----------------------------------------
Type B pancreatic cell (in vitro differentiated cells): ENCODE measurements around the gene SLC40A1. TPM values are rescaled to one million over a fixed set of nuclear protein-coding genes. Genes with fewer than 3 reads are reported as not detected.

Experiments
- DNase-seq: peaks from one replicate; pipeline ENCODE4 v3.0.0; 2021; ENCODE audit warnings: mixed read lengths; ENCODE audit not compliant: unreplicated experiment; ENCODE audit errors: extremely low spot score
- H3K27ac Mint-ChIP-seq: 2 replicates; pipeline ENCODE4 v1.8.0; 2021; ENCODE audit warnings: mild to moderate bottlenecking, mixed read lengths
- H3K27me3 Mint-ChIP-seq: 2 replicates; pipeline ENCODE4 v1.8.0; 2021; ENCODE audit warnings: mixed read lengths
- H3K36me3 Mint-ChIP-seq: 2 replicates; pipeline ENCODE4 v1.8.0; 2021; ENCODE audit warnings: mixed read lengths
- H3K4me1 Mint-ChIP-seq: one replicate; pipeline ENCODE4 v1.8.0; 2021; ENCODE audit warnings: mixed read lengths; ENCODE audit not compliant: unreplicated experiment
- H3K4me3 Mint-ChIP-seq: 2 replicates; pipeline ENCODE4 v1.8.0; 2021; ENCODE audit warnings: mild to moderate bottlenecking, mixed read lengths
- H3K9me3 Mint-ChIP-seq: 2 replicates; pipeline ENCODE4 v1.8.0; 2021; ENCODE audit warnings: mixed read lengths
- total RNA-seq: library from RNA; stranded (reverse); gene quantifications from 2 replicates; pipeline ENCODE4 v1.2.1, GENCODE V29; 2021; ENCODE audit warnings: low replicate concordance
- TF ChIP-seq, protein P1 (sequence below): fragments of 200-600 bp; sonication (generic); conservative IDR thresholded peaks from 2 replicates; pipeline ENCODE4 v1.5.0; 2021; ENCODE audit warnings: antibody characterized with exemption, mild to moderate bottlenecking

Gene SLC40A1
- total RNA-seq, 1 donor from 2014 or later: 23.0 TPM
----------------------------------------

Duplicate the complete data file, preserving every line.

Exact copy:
Type B pancreatic cell (in vitro differentiated cells): ENCODE measurements around the gene SLC40A1. TPM values are rescaled to one million over a fixed set of nuclear protein-coding genes. Genes with fewer than 3 reads are reported as not detected.

Experiments
- DNase-seq: peaks from one replicate; pipeline ENCODE4 v3.0.0; 2021; ENCODE audit warnings: mixed read lengths; ENCODE audit not compliant: unreplicated experiment; ENCODE audit errors: extremely low spot score
- H3K27ac Mint-ChIP-seq: 2 replicates; pipeline ENCODE4 v1.8.0; 2021; ENCODE audit warnings: mild to moderate bottlenecking, mixed read lengths
- H3K27me3 Mint-ChIP-seq: 2 replicates; pipeline ENCODE4 v1.8.0; 2021; ENCODE audit warnings: mixed read lengths
- H3K36me3 Mint-ChIP-seq: 2 replicates; pipeline ENCODE4 v1.8.0; 2021; ENCODE audit warnings: mixed read lengths
- H3K4me1 Mint-ChIP-seq: one replicate; pipeline ENCODE4 v1.8.0; 2021; ENCODE audit warnings: mixed read lengths; ENCODE audit not compliant: unreplicated experiment
- H3K4me3 Mint-ChIP-seq: 2 replicates; pipeline ENCODE4 v1.8.0; 2021; ENCODE audit warnings: mild to moderate bottlenecking, mixed read lengths
- H3K9me3 Mint-ChIP-seq: 2 replicates; pipeline ENCODE4 v1.8.0; 2021; ENCODE audit warnings: mixed read lengths
- total RNA-seq: library from RNA; stranded (reverse); gene quantifications from 2 replicates; pipeline ENCODE4 v1.2.1, GENCODE V29; 2021; ENCODE audit warnings: low replicate concordance
- TF ChIP-seq, protein P1 (sequence below): fragments of 200-600 bp; sonication (generic); conservative IDR thresholded peaks from 2 replicates; pipeline ENCODE4 v1.5.0; 2021; ENCODE audit warnings: antibody characterized with exemption, mild to moderate bottlenecking

Gene SLC40A1
- total RNA-seq, 1 donor from 2014 or later: 23.0 TPM